Rhododendrons at reporter Monique Singh-Roy’s East Quogue home. (Credit: Monique Singh-Roy)
Editor’s note: This post was published on January 12, 2016. The post originally appeared on the writer’s blog, YourPotLuck.com.
What’s the temperature outside? That’s a question all of us have asked our friends or family members at some point these past frigid weeks. It’s the first thing we want to know when we wake up and probably the last thing we want to know before heading to bed.
With so many outlets to access current temperatures at our fingertips, I had to do a double take the other day when my husband wanted to know the outdoor temperature and asked me to check the rhododendrons.
I was gazing out the window one particularly frigid morning when he asked me, “What are the rhododendrons doing?” (more…)
Beach plums freshly picked from the beach (All pictures by Monique Singh-Roy)
Beach plums aren’t typically found in supermarkets, but the fruit — which looks more like supersized blueberry or grape than a plum — makes some of the most flavorful jam I’ve ever tasted.
Since Colonial times, and likely before, the wild fruit, which grows on the North and South forks, has been harvested to make preserves, jams and jellies. According to Cornell University, which undertook a nearly 20-year project to establish the beach plum as a commercial crop, it’s native to the Northeastern U.S.(more…)
Drianne Benner and Kevin Perry, co-owners of North Fork Flower Farm.
The air is hot and humid as bees and butterflies flit from bloom to bloom at North Fork Flower Farm.
Located in the heart of Orient, the farm is hidden behind a tall fence and layers of brush and bramble. A narrow tree-lined path brings you to the middle of a large open field, where the farm sits like a secret garden.
That’s where co-owner Kevin Perry collects a bouquet of zinnias, as his wife and partner, Drianne Benner, inspects the dahlias.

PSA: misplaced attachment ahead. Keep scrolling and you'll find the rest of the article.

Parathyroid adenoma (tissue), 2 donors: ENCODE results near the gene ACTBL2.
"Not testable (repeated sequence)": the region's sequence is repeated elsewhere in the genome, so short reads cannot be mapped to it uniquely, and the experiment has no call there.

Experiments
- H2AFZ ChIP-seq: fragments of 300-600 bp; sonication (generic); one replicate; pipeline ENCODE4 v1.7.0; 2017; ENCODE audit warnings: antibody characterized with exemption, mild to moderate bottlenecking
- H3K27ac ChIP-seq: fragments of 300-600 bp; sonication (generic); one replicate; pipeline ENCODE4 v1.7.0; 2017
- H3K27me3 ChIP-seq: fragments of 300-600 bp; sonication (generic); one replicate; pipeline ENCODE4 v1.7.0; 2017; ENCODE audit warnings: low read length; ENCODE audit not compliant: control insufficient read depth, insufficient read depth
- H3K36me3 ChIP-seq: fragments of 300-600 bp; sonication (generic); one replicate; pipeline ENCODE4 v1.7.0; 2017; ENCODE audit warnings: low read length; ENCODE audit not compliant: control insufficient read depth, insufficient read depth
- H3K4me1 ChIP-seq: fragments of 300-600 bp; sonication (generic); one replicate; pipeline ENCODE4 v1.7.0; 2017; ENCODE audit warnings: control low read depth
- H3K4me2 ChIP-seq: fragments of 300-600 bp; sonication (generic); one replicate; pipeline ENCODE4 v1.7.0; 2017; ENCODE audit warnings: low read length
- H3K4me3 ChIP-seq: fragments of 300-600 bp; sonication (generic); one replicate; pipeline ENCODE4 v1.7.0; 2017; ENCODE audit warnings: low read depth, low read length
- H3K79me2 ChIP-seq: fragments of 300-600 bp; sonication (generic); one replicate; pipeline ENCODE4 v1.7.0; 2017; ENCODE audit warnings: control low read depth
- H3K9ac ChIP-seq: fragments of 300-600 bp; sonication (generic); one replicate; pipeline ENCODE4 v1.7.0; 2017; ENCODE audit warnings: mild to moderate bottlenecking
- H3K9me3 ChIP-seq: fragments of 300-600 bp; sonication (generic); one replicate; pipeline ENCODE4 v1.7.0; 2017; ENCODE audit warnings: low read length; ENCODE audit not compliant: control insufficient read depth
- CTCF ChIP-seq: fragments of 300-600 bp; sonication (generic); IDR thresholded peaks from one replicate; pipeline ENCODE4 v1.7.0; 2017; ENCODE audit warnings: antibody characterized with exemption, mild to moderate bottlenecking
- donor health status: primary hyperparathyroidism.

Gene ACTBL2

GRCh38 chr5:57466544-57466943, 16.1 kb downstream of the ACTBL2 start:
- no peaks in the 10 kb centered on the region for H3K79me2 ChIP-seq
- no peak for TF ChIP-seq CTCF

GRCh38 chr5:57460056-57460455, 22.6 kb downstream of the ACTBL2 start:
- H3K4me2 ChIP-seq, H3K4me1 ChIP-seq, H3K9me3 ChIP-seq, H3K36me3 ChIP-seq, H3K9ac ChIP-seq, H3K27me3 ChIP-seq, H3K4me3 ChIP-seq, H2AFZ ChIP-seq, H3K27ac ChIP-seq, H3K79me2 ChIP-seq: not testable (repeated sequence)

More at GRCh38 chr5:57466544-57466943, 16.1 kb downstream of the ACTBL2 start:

“The dahlias and zinnias will go until the frost,” Ms. Benner said. “We’ll have plenty to continue harvest and we’ll see what else we can complement them with.”(more…)
Sadly, we spotted these pumpkins for sale at Krupski Farms in Peconic on Tuesday. (Credit: Vera Chinese)
I’ve been ignoring those displays of mums lined up outside the grocery store and popping up at our local farm stands.
It’s because these bright yellow and purple plants make me start thinking about the end of the tomato harvest, the end of bottles of Long Island wine shared on the back deck and no longer dressing my infant daughter in the cutest pair of denim overall shorts you’ve ever seen. Also, I’ll be reminded of how little my family used the pool this sumer, and that if you add up opening, closing and chemical costs, we spent about $237 per dip.
But take a ride out to Peconic and you’ll see some round, orange reminders that the days of running into the bay with abandon are in the single digits. (more…)
Wickham’s Fruit Farm in Cutchogue. (Credit: Monique Singh-Roy)
Congratulations are in order for Tom and Gekee Wickham, owners of Wickham’s Fruit Farm in Cutchogue, as they’ve been named the first Suffolk County farm to win New York State’s Agricultural Environmental Management Award.
Additionally, they are the first fruit farm to receive the accolade, which was first awarded in 2002, according to Gov. Andrew Cuomo’s office. (more…)
Alpine strawberries were among the varieties Martha Stewart purchased from Glover Perennials in Cutchogue. (Credit: Lauren Lustgarten)
Glover Perennials received a nice plug last month from none other than Martha Stewart, who raved about the strawberry patch she started in her garden with plants purchased from the Cutchogue wholesaler. (more…)
Chef Taylor Knapp holds up a snail at his farm in Cutchogue. (Credit: Katharine Schroeder)
The first thing one notices when passing the barn on the Peconic Land Trust property in Cutchogue is the fortresslike security of the 8-by-16-foot greenhouse behind it.
The front door opens to another door, creating an airlock. The windows and floor drains are covered with plastic netting. The greenhouse is filled floor to ceiling with plastic shelving, each leg resting in a plastic container filled with salt water.
So, just what are these safety measures protecting? Snails — or, more accurately, escargots. (more…)